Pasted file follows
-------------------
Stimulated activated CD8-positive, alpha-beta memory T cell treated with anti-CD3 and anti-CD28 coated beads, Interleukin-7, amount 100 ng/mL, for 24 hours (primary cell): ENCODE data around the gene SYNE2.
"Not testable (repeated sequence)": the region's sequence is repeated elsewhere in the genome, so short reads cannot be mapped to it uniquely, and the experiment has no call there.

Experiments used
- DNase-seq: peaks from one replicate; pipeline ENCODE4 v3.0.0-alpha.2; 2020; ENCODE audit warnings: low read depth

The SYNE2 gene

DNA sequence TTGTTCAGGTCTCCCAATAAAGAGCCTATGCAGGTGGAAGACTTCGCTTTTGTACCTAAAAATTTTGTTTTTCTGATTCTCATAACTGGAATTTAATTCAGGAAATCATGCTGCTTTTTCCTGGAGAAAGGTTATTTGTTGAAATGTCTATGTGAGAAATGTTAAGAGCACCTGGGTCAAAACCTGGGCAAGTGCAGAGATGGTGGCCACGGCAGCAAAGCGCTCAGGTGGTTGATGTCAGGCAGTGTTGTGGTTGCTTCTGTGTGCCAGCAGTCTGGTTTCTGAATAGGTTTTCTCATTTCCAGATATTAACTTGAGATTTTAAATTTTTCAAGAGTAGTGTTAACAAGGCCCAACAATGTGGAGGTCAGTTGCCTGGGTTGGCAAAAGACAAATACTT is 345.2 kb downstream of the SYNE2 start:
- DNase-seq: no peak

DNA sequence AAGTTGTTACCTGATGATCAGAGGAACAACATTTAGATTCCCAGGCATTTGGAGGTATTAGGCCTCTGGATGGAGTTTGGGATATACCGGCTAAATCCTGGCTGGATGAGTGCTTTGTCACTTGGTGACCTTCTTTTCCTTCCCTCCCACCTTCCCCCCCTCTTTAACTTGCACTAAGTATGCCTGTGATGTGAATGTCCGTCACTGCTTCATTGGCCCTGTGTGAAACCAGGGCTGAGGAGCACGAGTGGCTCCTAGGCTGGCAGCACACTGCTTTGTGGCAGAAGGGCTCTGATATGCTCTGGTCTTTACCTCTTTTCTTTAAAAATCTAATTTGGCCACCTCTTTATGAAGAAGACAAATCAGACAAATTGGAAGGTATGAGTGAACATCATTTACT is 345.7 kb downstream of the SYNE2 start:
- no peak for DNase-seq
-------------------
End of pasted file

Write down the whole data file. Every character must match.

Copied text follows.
Stimulated activated CD8-positive, alpha-beta memory T cell treated with anti-CD3 and anti-CD28 coated beads, Interleukin-7, amount 100 ng/mL, for 24 hours (primary cell): ENCODE data around the gene SYNE2.
"Not testable (repeated sequence)": the region's sequence is repeated elsewhere in the genome, so short reads cannot be mapped to it uniquely, and the experiment has no call there.

Experiments used
- DNase-seq: peaks from one replicate; pipeline ENCODE4 v3.0.0-alpha.2; 2020; ENCODE audit warnings: low read depth

The SYNE2 gene

DNA sequence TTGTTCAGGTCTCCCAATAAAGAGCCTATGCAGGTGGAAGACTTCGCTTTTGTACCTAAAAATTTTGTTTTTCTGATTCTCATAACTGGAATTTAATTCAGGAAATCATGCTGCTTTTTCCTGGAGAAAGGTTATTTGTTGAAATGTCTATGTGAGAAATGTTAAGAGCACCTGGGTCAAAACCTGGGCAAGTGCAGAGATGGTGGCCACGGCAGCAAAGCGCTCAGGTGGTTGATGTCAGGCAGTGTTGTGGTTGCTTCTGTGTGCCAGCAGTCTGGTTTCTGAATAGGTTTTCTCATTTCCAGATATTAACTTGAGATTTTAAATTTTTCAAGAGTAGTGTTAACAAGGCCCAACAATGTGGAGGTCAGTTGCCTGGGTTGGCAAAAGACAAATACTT is 345.2 kb downstream of the SYNE2 start:
- DNase-seq: no peak

DNA sequence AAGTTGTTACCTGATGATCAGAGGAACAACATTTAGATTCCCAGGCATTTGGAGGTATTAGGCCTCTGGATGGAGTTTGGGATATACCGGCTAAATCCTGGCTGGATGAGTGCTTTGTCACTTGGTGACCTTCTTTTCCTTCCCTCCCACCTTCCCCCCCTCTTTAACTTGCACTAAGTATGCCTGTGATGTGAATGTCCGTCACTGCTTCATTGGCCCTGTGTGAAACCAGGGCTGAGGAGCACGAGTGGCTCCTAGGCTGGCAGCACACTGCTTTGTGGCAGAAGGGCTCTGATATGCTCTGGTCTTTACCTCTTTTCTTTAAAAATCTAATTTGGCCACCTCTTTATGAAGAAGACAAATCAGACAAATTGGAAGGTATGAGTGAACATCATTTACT is 345.7 kb downstream of the SYNE2 start:
- no peak for DNase-seq